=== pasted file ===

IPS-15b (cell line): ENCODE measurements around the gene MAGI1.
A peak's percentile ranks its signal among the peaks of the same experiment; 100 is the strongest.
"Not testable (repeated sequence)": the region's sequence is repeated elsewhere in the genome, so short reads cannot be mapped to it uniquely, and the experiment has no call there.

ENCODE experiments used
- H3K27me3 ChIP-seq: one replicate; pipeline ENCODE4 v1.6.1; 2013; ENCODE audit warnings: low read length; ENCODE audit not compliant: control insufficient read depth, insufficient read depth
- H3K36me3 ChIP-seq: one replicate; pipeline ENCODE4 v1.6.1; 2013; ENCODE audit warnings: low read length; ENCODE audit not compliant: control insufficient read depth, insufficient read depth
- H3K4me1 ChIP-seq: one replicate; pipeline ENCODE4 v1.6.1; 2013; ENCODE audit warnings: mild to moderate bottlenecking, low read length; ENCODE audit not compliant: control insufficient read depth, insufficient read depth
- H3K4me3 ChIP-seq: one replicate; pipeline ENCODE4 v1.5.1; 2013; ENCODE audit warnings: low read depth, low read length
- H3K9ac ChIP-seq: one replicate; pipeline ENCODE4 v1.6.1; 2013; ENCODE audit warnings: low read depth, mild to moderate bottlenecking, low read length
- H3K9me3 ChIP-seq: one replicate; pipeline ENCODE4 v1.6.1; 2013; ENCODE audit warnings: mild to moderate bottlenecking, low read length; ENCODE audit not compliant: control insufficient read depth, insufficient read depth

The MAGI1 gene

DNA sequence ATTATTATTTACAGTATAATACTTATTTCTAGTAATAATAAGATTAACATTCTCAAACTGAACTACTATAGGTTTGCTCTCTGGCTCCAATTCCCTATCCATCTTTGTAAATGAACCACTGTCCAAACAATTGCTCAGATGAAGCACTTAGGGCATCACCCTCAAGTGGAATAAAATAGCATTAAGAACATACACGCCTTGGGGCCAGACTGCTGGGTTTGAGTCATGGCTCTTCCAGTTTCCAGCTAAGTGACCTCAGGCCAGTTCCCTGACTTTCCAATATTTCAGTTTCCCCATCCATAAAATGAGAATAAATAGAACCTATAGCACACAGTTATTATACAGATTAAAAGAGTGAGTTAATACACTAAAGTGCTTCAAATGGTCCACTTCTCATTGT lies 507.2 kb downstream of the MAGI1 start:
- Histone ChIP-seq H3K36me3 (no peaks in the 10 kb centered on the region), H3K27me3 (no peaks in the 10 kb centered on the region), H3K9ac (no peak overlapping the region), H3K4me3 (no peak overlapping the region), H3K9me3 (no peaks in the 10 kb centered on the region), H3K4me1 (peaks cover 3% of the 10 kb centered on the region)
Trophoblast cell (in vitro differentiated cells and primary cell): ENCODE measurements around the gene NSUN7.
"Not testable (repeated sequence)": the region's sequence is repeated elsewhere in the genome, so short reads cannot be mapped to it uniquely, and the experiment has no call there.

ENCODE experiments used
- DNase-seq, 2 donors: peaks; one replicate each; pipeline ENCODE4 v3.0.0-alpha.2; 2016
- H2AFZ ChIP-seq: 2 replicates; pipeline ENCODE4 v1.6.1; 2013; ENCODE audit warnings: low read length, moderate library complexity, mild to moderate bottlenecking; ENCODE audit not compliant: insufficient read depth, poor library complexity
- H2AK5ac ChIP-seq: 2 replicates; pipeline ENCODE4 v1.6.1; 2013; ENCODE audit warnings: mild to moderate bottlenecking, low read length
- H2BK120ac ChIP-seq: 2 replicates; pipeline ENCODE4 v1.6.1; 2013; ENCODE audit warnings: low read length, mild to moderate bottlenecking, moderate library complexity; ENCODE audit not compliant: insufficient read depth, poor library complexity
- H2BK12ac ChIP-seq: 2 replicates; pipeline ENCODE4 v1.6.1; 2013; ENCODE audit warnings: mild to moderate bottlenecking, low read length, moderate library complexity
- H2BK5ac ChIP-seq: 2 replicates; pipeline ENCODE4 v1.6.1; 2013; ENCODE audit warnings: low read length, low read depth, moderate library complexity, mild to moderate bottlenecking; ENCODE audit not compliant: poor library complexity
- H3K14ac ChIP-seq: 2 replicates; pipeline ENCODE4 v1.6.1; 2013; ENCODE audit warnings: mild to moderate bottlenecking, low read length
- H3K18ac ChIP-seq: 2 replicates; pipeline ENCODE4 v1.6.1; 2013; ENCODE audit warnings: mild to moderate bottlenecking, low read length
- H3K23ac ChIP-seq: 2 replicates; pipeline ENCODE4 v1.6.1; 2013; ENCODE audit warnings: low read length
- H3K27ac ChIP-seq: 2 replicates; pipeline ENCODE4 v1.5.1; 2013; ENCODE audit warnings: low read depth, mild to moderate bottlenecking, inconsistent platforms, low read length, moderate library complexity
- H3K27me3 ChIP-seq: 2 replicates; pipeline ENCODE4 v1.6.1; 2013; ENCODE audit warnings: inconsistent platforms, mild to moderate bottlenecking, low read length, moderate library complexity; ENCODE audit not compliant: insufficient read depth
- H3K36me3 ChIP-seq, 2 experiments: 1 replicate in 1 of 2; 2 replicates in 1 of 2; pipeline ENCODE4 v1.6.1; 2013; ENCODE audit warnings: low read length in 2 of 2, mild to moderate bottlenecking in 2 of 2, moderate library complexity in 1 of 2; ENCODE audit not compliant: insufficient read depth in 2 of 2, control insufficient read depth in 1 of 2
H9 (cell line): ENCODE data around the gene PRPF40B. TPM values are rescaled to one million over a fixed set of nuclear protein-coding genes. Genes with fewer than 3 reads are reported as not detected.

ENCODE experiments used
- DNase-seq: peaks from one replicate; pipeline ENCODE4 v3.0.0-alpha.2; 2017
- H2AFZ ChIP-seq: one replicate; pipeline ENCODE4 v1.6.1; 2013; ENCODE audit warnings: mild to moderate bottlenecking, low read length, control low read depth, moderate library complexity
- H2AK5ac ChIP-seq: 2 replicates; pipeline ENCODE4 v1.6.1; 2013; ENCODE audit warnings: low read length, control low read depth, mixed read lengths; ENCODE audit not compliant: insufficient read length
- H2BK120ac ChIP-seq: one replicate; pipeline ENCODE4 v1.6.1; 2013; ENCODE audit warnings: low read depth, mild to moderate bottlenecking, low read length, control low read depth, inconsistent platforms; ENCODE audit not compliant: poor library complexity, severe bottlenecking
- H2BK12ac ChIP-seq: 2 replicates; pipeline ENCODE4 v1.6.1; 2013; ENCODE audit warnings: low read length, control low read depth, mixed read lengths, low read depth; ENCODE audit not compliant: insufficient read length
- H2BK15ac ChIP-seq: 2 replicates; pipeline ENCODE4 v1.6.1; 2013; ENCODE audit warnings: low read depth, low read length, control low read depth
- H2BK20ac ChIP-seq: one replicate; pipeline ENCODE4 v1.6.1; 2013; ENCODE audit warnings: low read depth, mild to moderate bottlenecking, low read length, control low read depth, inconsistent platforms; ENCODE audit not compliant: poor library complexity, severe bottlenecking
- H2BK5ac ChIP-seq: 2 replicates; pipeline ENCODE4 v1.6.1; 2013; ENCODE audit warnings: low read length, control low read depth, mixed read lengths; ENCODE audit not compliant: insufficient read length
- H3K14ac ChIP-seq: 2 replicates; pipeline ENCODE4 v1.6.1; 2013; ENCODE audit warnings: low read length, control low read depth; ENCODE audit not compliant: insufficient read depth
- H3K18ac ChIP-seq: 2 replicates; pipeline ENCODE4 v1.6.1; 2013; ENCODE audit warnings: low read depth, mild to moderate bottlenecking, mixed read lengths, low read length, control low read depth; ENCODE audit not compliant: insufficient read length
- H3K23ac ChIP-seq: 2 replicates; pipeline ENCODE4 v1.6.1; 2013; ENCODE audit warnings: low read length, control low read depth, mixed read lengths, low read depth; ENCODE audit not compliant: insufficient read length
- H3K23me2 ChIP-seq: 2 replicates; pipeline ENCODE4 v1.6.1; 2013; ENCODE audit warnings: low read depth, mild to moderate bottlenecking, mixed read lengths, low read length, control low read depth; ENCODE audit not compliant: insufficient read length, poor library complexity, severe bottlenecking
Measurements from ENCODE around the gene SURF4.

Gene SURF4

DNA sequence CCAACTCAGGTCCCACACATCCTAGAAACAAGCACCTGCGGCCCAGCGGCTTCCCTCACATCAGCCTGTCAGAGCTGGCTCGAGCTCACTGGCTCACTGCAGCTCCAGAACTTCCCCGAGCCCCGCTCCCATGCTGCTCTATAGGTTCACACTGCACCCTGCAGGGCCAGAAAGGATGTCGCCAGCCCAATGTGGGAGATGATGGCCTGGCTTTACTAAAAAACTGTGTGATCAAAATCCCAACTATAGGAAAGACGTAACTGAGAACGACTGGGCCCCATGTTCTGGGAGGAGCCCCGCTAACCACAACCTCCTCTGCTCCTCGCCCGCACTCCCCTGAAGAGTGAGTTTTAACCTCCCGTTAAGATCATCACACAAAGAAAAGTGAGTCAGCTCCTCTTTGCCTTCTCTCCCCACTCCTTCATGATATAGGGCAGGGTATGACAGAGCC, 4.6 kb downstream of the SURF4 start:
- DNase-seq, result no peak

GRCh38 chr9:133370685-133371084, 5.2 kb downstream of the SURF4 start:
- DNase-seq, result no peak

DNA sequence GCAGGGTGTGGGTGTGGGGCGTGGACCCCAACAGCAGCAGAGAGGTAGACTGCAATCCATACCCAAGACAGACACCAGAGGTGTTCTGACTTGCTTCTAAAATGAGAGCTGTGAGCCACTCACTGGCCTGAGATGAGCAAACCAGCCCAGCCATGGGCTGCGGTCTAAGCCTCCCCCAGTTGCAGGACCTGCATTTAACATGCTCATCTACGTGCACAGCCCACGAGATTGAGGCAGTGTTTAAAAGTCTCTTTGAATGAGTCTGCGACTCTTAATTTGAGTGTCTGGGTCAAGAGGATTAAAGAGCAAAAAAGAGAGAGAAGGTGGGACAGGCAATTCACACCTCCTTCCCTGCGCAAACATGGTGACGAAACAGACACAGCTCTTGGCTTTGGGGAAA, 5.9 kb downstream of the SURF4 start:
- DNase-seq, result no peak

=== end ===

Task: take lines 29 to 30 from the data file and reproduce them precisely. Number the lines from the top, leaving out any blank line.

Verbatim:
H9 (cell line): ENCODE data around the gene PRPF40B. TPM values are rescaled to one million over a fixed set of nuclear protein-coding genes. Genes with fewer than 3 reads are reported as not detected.

ENCODE experiments used